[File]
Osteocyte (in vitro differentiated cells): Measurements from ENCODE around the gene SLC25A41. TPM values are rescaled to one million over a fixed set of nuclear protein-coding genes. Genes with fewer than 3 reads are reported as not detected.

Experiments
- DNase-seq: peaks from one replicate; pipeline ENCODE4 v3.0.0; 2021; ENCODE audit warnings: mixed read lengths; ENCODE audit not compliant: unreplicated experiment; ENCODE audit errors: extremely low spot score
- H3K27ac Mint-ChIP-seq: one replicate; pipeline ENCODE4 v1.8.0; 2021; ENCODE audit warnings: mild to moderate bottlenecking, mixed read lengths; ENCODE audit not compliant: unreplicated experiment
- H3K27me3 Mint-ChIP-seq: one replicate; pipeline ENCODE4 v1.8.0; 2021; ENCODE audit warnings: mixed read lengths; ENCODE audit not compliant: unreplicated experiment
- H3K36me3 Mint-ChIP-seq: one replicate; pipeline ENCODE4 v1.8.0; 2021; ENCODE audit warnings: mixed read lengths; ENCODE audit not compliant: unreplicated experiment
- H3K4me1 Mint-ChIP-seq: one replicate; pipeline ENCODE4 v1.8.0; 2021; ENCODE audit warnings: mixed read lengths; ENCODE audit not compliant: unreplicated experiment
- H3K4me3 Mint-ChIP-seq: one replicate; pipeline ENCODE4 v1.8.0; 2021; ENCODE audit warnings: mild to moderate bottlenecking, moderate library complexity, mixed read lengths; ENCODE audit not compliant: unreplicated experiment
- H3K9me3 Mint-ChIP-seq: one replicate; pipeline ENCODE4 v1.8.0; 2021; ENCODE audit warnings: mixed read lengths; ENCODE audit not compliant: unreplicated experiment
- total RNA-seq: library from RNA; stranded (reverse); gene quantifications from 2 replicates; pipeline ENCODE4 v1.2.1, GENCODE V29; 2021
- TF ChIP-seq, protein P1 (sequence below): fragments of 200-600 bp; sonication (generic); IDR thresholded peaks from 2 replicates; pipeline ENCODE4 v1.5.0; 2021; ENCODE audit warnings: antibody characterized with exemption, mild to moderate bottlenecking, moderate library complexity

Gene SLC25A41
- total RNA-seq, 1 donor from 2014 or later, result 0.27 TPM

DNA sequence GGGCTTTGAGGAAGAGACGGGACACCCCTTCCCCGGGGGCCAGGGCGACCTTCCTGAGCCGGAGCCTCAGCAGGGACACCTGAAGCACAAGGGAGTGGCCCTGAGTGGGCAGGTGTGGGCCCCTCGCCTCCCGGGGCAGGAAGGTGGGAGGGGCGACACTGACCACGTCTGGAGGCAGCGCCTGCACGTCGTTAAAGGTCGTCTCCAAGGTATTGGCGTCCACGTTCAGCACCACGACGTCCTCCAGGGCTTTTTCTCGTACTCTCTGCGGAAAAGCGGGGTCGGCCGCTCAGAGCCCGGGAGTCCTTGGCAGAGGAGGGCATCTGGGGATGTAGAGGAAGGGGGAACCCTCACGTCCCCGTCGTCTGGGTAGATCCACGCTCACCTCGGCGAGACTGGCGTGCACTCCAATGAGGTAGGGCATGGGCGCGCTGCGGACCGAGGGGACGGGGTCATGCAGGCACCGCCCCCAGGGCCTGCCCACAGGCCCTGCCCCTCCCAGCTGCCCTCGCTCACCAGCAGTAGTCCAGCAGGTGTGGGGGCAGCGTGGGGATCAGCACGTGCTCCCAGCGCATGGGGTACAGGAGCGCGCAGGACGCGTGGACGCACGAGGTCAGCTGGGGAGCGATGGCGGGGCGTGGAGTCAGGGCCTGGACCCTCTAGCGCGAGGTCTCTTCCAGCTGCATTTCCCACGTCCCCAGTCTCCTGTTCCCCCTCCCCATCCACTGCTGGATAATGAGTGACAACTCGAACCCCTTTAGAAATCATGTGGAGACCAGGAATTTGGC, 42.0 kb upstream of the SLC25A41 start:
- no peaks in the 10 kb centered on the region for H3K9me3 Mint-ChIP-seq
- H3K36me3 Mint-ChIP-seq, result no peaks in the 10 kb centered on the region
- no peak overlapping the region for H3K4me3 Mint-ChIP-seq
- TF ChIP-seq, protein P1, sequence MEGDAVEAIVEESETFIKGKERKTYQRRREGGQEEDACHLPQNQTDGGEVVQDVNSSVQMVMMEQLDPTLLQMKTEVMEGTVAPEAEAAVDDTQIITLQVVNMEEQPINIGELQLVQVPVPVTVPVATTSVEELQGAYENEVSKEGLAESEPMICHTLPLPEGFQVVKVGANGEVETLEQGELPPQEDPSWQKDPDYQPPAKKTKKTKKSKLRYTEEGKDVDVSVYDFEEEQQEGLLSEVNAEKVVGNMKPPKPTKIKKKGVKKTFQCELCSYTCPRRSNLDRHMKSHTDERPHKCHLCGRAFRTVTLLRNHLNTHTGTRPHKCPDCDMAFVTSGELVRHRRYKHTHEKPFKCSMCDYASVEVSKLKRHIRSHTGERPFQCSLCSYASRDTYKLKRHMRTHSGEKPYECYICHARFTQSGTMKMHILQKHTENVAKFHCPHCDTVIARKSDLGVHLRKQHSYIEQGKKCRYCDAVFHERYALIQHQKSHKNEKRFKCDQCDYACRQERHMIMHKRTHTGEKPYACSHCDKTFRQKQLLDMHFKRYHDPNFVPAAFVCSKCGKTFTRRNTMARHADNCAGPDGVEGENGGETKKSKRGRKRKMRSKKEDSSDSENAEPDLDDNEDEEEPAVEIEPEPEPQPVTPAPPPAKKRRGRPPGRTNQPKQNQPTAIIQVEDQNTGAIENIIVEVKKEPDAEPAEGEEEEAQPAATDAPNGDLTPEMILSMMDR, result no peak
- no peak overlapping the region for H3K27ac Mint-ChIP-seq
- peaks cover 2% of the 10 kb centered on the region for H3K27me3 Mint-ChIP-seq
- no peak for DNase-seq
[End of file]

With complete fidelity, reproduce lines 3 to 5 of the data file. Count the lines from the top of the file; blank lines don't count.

- DNase-seq: peaks from one replicate; pipeline ENCODE4 v3.0.0; 2021; ENCODE audit warnings: mixed read lengths; ENCODE audit not compliant: unreplicated experiment; ENCODE audit errors: extremely low spot score
- H3K27ac Mint-ChIP-seq: one replicate; pipeline ENCODE4 v1.8.0; 2021; ENCODE audit warnings: mild to moderate bottlenecking, mixed read lengths; ENCODE audit not compliant: unreplicated experiment
- H3K27me3 Mint-ChIP-seq: one replicate; pipeline ENCODE4 v1.8.0; 2021; ENCODE audit warnings: mixed read lengths; ENCODE audit not compliant: unreplicated experiment